The need to use accountability to address hate speech on the Internet and advance human rights has begun to emerge to expand pluralism and social inclusion in various areas of life. Because many terms and words are circulated through means of social communication in order to create intellectual tensions and ideas that incite sectarian and racial strife, and we remember that most of the Arab Spring revolutions took an electronic path through social media, through opponents who are against those who are not the opponents or through the opposition. With it and the use of inflammatory terms and words that motivate Arab youth and the Arab citizen to ignite and upset the revolutions.

The spread of hate speech on the Internet as noted by the Special Rapporteur of the United Nations Human Rights Council HRC, 2015 poses a new set of challenges. The social networking platforms and organizations that were created to fight hate speech have noted that hate messages on the Internet are becoming more and more widespread and calling for unprecedented attention in order to develop appropriate responses. The majority of hate speech cases target individuals based on their ethnicity and nationalities. But the encouragement of hatred based on religion and the social class is also increasing.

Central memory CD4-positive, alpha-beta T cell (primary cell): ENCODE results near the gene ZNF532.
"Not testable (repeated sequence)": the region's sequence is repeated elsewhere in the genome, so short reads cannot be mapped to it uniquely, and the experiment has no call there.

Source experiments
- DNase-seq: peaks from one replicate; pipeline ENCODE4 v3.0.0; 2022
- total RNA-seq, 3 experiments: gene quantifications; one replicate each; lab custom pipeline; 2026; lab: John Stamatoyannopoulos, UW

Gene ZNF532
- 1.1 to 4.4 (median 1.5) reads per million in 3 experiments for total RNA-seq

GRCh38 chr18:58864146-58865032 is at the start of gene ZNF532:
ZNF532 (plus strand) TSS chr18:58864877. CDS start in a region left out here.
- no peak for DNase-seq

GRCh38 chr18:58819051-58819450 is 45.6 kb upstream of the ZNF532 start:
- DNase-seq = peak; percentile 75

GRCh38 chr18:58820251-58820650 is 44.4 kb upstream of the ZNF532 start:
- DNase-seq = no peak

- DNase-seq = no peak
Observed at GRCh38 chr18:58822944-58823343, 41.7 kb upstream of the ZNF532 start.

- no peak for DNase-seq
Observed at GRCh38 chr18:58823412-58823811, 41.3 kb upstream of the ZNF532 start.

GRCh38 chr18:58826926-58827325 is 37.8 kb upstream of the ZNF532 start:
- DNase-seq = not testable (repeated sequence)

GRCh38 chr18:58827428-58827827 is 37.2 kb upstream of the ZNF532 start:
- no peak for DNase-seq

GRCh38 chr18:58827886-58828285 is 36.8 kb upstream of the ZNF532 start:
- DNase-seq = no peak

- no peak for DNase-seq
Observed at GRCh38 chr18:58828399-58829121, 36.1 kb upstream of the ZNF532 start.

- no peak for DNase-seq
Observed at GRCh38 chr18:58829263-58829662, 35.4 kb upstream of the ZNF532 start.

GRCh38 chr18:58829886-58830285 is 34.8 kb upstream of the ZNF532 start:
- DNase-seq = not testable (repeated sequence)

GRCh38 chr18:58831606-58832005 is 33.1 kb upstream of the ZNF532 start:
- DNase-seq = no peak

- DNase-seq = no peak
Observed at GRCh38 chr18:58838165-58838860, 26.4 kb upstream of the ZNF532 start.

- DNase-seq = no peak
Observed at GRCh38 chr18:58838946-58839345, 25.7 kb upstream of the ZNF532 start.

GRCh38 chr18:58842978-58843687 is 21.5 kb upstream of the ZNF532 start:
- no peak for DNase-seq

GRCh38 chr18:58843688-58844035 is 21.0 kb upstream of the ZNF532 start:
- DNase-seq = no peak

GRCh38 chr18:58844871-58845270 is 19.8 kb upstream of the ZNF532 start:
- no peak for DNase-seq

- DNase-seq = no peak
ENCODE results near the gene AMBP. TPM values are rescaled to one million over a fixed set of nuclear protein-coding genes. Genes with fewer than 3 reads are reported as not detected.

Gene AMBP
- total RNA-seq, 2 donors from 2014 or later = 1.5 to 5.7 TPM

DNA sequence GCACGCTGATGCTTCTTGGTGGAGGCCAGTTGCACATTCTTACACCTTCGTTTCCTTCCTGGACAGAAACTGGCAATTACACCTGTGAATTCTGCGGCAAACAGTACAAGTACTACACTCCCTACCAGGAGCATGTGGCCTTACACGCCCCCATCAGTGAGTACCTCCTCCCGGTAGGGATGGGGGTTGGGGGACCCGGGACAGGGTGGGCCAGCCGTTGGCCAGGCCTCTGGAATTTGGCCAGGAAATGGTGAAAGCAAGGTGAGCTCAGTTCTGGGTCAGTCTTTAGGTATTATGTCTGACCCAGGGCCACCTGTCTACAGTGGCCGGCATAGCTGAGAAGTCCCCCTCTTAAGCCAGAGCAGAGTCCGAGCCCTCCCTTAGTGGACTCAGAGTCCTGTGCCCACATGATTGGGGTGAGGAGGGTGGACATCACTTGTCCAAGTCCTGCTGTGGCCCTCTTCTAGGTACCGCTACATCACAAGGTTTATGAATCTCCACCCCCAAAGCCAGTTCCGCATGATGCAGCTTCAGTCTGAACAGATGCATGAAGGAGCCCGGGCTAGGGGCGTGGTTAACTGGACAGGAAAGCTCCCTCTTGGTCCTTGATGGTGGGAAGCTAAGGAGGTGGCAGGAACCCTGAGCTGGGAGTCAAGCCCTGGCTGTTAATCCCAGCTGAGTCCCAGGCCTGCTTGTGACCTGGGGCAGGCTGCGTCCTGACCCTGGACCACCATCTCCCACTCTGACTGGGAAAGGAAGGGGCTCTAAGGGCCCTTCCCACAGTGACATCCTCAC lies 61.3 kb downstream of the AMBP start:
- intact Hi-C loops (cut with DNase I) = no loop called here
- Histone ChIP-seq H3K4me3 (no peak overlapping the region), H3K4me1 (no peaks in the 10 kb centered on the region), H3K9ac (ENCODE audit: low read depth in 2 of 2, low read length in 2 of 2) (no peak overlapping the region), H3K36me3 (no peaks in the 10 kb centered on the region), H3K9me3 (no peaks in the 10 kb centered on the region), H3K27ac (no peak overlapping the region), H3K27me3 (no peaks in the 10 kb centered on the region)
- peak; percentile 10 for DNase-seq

One of the most worrying trends in this context is the growing presence of hate speech on social media platforms, especially during crises or other politically or socially tense situations.

In digital hate speech, intolerance typically fuels the generation and spreading of hate-filled narratives which are then amplified through online channels. This messaging reverberates through analogue and digital communication systems alike, and has the special knack of heightening group tensions and triggering violence against members of other groups. The rise in attacks on immigrants and other minorities has raised fresh concerns about the links between inflammatory speech online and violent acts. Incidents can cause or contribute to emotional, psychological, social, material and even physical harm to people. They have been reported on nearly every continent.